In lots of customer discussions, the one thing that comes out often - How does Microsoft Virtualization stcak ( Hyper-V & System Center 2012 R2) compares with VMWare virtulization stack (vSphere 5.5 Enterprise Plus + vCenter Server 5.5). I have tried focus on real-world perspective based on my experience implementing both solutions in the field throughout my career. In this article, I’ll provide a summarized comparison of the feature sets provided by each of these latest releases using the currently available public information from both Microsoft and VMware as of this article’s publication date for additional reference.
Rather than simply comparing feature-by-feature using just simple check-marks in each category, I’ll try to provide as much detail as possible for you to intelligently compare each area. As I’m sure you’ve heard before, sometimes the “devil is in the details”.
For each comparison area, I’ll rate the related capabilities with the following color coded rankings:
In this article, I’ve organized the comparison into the following sections:
Of course, not all of the features and capabilities presented in the summary below may be important to you. As you review the comparison summary of each section, just make a note of the particular features that you're likely to use in your environment. When you're done, tally up the Green ratings in each column to determine which platform achieves a better score in meeting the needs of your organization.
Here we go…
For this section, I’m defining Supported Guest Operating Systems as operating systems that are supported by both the virtualization platform vendor and by the operating system vendor. Below, I’ve listed the latest common versions of major Windows and Linux operating systems that I've seen used in business environments of all sizes over the years, including SMB, Enterprise and hosting partner organizations. I've included the support status for each operating system along with relevant notes where helpful.
If you’re looking for the full list of Guest Operating Systems supported by each platform, you can find the full details at the following locations:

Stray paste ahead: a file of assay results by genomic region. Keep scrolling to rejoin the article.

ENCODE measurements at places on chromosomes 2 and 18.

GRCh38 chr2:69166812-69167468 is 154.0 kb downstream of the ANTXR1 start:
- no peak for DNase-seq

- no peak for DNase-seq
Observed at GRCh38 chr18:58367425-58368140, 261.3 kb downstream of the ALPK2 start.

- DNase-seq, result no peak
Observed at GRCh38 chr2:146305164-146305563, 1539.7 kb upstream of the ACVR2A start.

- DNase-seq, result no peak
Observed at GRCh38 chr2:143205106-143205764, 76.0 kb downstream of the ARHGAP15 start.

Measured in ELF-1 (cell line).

In terms of Guest Operating System choices ... It’s somewhat of a draw in this area, as the best choice for you really depends upon which Guest Operating Systems you are actually using in your environment.
If you are primarily using the latest past few versions of common Windows and Linux operating systems in your shop, either platform probably nicely supports your required mix of Guest Operating Systems. However, if you’re still using older legacy versions or specialized versions of some operating systems, you may need to more closely review the full compatibility lists for each platform using the links provided above. When evaluating Guest Operating System support for virtualization platforms, remember to also check with the Operating System vendor to ensure that the OS in question also meets their support and licensing policies.
In certain scenarios, you may find that a mix of virtualization platforms is needed to cost-effectively support all the features and Guest Operating Systems for which you’re looking, in which case you’ll be pleased to find that Microsoft System Center 2012 R2 also supports Private Cloud management across heterogeneous hypervisors, including Hyper-V, VMware vSphere and Citrix XenServer. For more details on managing VMware vSphere and Citrix XenServer hypervisors with Microsoft System Center 2012 R2, be sure to check out the following articles:
I have taken clues from my colleague Keith's blog - http://blogs.technet.com/b/keithmayer/archive/2013/09/24/vmware-or-microsoft-comparing-vsphere-5-5-and-windows-server-2012-r2-at-a-glance.aspx#.Ut9lxHnNsiT
As you can see, both Microsoft and VMware Virtualization solutions offer lots of enterprise-grade virtualization features. Hopefully this comparison was useful to you in more granularly evaluating each platform for your environment.